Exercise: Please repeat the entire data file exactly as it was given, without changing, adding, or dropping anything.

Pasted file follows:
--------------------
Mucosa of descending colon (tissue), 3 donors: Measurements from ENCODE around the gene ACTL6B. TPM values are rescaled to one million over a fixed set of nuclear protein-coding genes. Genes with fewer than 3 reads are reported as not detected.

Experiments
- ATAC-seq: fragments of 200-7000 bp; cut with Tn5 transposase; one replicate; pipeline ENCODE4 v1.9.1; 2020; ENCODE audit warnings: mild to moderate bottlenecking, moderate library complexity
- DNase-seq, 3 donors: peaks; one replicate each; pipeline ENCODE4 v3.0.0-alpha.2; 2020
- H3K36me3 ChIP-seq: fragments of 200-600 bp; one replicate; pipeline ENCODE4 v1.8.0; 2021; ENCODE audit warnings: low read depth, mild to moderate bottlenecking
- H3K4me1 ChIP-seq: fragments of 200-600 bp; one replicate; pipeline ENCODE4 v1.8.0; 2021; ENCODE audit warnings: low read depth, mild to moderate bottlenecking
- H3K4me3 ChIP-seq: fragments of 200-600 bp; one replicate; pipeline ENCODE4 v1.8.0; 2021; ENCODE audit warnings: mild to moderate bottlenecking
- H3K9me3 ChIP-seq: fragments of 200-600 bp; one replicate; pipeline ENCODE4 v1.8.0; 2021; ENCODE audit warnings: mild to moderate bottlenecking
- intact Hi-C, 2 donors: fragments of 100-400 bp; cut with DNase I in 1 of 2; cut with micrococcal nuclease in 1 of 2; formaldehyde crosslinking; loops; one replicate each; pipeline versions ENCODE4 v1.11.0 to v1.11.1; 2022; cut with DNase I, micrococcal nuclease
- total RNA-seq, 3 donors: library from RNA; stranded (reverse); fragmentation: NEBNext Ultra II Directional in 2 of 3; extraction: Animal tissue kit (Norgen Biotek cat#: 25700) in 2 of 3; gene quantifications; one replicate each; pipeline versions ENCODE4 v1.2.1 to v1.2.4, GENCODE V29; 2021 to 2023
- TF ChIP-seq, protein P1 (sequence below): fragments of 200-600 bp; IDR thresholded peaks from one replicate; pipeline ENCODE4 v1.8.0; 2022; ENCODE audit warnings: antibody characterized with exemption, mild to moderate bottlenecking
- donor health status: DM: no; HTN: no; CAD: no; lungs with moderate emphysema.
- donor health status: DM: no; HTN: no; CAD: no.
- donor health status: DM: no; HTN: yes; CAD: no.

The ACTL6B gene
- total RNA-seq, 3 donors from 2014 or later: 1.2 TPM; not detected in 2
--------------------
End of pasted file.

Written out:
Mucosa of descending colon (tissue), 3 donors: Measurements from ENCODE around the gene ACTL6B. TPM values are rescaled to one million over a fixed set of nuclear protein-coding genes. Genes with fewer than 3 reads are reported as not detected.

Experiments
- ATAC-seq: fragments of 200-7000 bp; cut with Tn5 transposase; one replicate; pipeline ENCODE4 v1.9.1; 2020; ENCODE audit warnings: mild to moderate bottlenecking, moderate library complexity
- DNase-seq, 3 donors: peaks; one replicate each; pipeline ENCODE4 v3.0.0-alpha.2; 2020
- H3K36me3 ChIP-seq: fragments of 200-600 bp; one replicate; pipeline ENCODE4 v1.8.0; 2021; ENCODE audit warnings: low read depth, mild to moderate bottlenecking
- H3K4me1 ChIP-seq: fragments of 200-600 bp; one replicate; pipeline ENCODE4 v1.8.0; 2021; ENCODE audit warnings: low read depth, mild to moderate bottlenecking
- H3K4me3 ChIP-seq: fragments of 200-600 bp; one replicate; pipeline ENCODE4 v1.8.0; 2021; ENCODE audit warnings: mild to moderate bottlenecking
- H3K9me3 ChIP-seq: fragments of 200-600 bp; one replicate; pipeline ENCODE4 v1.8.0; 2021; ENCODE audit warnings: mild to moderate bottlenecking
- intact Hi-C, 2 donors: fragments of 100-400 bp; cut with DNase I in 1 of 2; cut with micrococcal nuclease in 1 of 2; formaldehyde crosslinking; loops; one replicate each; pipeline versions ENCODE4 v1.11.0 to v1.11.1; 2022; cut with DNase I, micrococcal nuclease
- total RNA-seq, 3 donors: library from RNA; stranded (reverse); fragmentation: NEBNext Ultra II Directional in 2 of 3; extraction: Animal tissue kit (Norgen Biotek cat#: 25700) in 2 of 3; gene quantifications; one replicate each; pipeline versions ENCODE4 v1.2.1 to v1.2.4, GENCODE V29; 2021 to 2023
- TF ChIP-seq, protein P1 (sequence below): fragments of 200-600 bp; IDR thresholded peaks from one replicate; pipeline ENCODE4 v1.8.0; 2022; ENCODE audit warnings: antibody characterized with exemption, mild to moderate bottlenecking
- donor health status: DM: no; HTN: no; CAD: no; lungs with moderate emphysema.
- donor health status: DM: no; HTN: no; CAD: no.
- donor health status: DM: no; HTN: yes; CAD: no.

The ACTL6B gene
- total RNA-seq, 3 donors from 2014 or later: 1.2 TPM; not detected in 2